Having survived nine years as a Kiowa captive, Cassandra Morgan is traded back to the whites. Tattooed and emotionally scarred, Cassandra faces a life she hardly remembers.
Two men attempt to understand her pain: the half-Indian scout Lone Hunter Jalbert, and her childhood sweetheart cavalry Captain Drew Reynolds who was left for dead in the attack that killed both their families and who has sworn retribution.
Torn between two worlds and two men, Cassie must learn anew the true meaning of love, courage and forgiveness.
Winner, Romance Communication Reviewers Award
First Place, Wisconsin Romance Writers "Right Touch" Readers' Award.
"Ms. Grayson creates an emotional powerhouse... Superb!" ~Rendezvous.
"...a compelling novel chock-full of western detail." ~Margot Mifflin, author of the non-fiction book The Blue Tattoo: The Life of Olive Oatman, on whom the main character of So Wide the Sky is based.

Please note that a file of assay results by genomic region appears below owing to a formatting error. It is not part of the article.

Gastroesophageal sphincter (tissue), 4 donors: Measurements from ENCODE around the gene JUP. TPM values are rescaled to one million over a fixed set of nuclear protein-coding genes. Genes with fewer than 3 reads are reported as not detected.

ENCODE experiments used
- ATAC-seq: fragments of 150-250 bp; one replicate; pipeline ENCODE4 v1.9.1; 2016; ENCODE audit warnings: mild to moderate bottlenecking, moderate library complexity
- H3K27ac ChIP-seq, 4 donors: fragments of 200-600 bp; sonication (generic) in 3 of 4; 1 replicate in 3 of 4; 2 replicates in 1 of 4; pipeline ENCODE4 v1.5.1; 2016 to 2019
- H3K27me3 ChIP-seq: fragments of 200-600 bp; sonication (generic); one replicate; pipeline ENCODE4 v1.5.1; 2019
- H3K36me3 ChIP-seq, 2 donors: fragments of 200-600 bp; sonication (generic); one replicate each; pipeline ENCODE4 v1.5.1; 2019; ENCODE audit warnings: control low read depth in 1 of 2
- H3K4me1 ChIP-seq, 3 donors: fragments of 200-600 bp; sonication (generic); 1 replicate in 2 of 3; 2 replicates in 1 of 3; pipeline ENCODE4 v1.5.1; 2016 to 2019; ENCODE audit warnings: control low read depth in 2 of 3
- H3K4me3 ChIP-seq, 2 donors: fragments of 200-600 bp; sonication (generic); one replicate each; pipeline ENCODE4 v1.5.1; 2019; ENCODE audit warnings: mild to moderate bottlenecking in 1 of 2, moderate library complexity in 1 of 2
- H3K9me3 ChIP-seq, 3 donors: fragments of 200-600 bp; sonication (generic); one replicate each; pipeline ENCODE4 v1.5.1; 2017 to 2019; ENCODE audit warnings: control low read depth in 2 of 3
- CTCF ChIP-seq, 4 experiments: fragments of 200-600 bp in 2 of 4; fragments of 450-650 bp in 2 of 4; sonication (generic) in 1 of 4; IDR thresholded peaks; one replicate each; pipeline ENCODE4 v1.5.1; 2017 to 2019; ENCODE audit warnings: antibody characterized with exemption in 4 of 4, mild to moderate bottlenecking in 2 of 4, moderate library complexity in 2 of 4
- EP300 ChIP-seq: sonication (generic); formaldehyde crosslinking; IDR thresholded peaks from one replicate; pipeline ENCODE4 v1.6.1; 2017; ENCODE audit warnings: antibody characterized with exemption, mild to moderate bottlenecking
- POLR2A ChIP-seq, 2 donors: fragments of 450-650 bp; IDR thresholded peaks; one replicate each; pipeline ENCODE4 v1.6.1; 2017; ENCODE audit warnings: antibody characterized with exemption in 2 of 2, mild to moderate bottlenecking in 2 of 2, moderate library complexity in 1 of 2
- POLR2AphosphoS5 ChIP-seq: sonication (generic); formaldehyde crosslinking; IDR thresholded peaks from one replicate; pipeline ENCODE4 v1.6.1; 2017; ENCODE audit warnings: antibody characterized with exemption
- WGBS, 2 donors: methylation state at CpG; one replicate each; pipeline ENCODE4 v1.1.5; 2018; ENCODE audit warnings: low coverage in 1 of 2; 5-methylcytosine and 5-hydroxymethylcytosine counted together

THE WOMEN'S WEST SERIES, in series order
So Wide the Sky
Color of the Wind
A Place Called Home
Painted by the Sun
Moon in the Water
Bride of the Wilderness
In 1867, at the U.S. Army outpost at Fort Carr, three lives fragmented by the discord between whites and Indians, become inextricably linked. Years before, the young lovers, Cassandra Morgan and Drew Reynolds, lost their families in a wagon train massacre. Cassandra was captured and during her nine years of captivity acquired the name Sweet Grass Woman, and a distinctive tattoo on her face. Drew buried survivor's guilt beneath hatred and became an army captain bent on revenge. Traded back by the Cheyenne, Cassandra finds she is stigmatized by her past and though Drew marries her, he too is tormented by her past. Half-breed scout Lone Hunter Jalbert befriends her and opens his heart. Grayson's narrative is uneven with some intrusive sentimentality and poor similes (Indians "scattered in all directions like a good break on a billiard table."), yet her portrayal of stigma, courage and compassion in a hostile setting (both white and Indian) is memorable.